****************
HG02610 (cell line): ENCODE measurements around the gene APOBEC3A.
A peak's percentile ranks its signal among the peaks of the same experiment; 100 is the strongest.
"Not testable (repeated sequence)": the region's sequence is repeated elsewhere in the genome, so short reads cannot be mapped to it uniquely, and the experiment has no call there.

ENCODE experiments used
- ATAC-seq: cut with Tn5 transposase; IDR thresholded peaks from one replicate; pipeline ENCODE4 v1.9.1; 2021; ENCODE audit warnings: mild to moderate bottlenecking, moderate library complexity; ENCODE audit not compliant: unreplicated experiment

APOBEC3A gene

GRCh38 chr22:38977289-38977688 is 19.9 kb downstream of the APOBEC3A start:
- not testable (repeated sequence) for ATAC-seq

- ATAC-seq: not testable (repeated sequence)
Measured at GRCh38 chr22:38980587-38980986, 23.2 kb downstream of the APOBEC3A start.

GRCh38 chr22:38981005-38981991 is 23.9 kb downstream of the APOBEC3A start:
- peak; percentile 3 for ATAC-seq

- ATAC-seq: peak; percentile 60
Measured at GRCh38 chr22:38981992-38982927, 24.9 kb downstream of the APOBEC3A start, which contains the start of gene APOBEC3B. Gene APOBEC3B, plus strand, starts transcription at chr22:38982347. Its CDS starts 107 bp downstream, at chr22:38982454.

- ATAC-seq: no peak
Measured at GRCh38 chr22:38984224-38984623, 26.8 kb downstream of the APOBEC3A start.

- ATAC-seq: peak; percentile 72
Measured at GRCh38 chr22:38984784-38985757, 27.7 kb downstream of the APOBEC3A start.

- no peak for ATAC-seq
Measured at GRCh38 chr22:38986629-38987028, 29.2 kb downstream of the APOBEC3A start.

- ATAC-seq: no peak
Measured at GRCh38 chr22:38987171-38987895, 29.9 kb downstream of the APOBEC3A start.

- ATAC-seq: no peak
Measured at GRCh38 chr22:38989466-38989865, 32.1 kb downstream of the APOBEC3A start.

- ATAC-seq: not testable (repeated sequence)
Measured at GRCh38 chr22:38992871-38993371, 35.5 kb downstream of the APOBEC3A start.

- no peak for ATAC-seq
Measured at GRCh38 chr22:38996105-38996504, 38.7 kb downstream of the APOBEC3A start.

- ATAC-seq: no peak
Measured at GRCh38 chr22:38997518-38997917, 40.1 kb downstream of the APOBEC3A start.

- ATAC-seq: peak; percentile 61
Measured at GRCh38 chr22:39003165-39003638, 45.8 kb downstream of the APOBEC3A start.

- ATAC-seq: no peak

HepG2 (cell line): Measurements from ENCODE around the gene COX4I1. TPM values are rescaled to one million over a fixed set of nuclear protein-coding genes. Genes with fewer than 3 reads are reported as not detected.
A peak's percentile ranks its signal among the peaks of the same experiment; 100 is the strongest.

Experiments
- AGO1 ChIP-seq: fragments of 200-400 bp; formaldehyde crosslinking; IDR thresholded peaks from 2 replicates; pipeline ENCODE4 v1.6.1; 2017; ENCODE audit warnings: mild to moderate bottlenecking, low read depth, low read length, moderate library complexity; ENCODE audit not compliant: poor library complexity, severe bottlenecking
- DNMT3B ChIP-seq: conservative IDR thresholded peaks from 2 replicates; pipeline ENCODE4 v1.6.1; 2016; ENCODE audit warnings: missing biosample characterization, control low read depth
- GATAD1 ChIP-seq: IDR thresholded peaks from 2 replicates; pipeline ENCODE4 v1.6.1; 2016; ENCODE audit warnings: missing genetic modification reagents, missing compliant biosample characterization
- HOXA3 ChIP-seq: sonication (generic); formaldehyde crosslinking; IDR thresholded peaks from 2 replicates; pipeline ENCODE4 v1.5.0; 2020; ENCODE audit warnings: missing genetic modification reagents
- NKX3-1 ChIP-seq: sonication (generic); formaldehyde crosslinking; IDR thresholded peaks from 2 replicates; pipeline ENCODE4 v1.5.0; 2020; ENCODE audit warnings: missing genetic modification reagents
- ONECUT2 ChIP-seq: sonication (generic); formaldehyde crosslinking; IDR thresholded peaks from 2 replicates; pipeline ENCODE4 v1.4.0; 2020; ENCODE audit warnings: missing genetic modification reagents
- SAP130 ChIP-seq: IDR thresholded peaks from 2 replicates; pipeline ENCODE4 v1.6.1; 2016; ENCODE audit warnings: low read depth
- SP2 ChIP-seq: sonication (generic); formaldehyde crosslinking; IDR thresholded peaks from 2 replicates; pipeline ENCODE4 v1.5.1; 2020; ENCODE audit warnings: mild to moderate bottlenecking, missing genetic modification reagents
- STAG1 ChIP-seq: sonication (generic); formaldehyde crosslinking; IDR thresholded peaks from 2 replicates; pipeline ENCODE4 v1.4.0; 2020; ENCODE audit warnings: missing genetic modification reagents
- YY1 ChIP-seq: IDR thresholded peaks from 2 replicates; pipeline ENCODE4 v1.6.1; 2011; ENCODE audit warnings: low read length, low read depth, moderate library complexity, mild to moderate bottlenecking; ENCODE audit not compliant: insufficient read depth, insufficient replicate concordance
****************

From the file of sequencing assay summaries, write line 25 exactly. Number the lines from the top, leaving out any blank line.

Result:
- ATAC-seq: not testable (repeated sequence)